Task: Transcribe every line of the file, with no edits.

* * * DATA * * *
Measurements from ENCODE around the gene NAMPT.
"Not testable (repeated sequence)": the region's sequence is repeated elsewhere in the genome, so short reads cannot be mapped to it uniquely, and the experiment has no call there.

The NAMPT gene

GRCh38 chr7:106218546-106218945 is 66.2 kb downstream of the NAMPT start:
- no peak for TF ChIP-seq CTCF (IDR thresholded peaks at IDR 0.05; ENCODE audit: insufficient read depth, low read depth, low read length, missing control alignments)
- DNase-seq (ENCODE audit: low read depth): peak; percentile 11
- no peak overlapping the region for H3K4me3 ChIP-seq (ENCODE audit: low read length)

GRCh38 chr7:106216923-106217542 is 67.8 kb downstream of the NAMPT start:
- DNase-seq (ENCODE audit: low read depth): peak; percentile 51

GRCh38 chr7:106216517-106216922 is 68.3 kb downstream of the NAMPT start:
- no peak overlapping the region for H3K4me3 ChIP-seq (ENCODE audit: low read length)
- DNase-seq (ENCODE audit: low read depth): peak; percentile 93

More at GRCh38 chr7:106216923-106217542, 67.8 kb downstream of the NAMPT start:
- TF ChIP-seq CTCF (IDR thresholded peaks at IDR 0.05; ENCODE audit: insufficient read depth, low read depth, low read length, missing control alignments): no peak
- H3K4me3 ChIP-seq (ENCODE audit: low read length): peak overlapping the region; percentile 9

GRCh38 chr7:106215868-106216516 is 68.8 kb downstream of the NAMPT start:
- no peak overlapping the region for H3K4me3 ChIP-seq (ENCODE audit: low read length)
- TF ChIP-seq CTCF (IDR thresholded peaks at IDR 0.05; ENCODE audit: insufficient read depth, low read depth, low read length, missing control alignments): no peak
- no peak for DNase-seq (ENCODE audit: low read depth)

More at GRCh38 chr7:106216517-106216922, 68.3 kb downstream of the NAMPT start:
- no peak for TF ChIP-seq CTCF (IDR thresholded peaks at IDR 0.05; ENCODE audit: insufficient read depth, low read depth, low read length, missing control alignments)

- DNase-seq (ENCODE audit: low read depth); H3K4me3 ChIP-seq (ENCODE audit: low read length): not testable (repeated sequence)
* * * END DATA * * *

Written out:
Measurements from ENCODE around the gene NAMPT.
"Not testable (repeated sequence)": the region's sequence is repeated elsewhere in the genome, so short reads cannot be mapped to it uniquely, and the experiment has no call there.

The NAMPT gene

GRCh38 chr7:106218546-106218945 is 66.2 kb downstream of the NAMPT start:
- no peak for TF ChIP-seq CTCF (IDR thresholded peaks at IDR 0.05; ENCODE audit: insufficient read depth, low read depth, low read length, missing control alignments)
- DNase-seq (ENCODE audit: low read depth): peak; percentile 11
- no peak overlapping the region for H3K4me3 ChIP-seq (ENCODE audit: low read length)

GRCh38 chr7:106216923-106217542 is 67.8 kb downstream of the NAMPT start:
- DNase-seq (ENCODE audit: low read depth): peak; percentile 51

GRCh38 chr7:106216517-106216922 is 68.3 kb downstream of the NAMPT start:
- no peak overlapping the region for H3K4me3 ChIP-seq (ENCODE audit: low read length)
- DNase-seq (ENCODE audit: low read depth): peak; percentile 93

More at GRCh38 chr7:106216923-106217542, 67.8 kb downstream of the NAMPT start:
- TF ChIP-seq CTCF (IDR thresholded peaks at IDR 0.05; ENCODE audit: insufficient read depth, low read depth, low read length, missing control alignments): no peak
- H3K4me3 ChIP-seq (ENCODE audit: low read length): peak overlapping the region; percentile 9

GRCh38 chr7:106215868-106216516 is 68.8 kb downstream of the NAMPT start:
- no peak overlapping the region for H3K4me3 ChIP-seq (ENCODE audit: low read length)
- TF ChIP-seq CTCF (IDR thresholded peaks at IDR 0.05; ENCODE audit: insufficient read depth, low read depth, low read length, missing control alignments): no peak
- no peak for DNase-seq (ENCODE audit: low read depth)

More at GRCh38 chr7:106216517-106216922, 68.3 kb downstream of the NAMPT start:
- no peak for TF ChIP-seq CTCF (IDR thresholded peaks at IDR 0.05; ENCODE audit: insufficient read depth, low read depth, low read length, missing control alignments)

- DNase-seq (ENCODE audit: low read depth); H3K4me3 ChIP-seq (ENCODE audit: low read length): not testable (repeated sequence)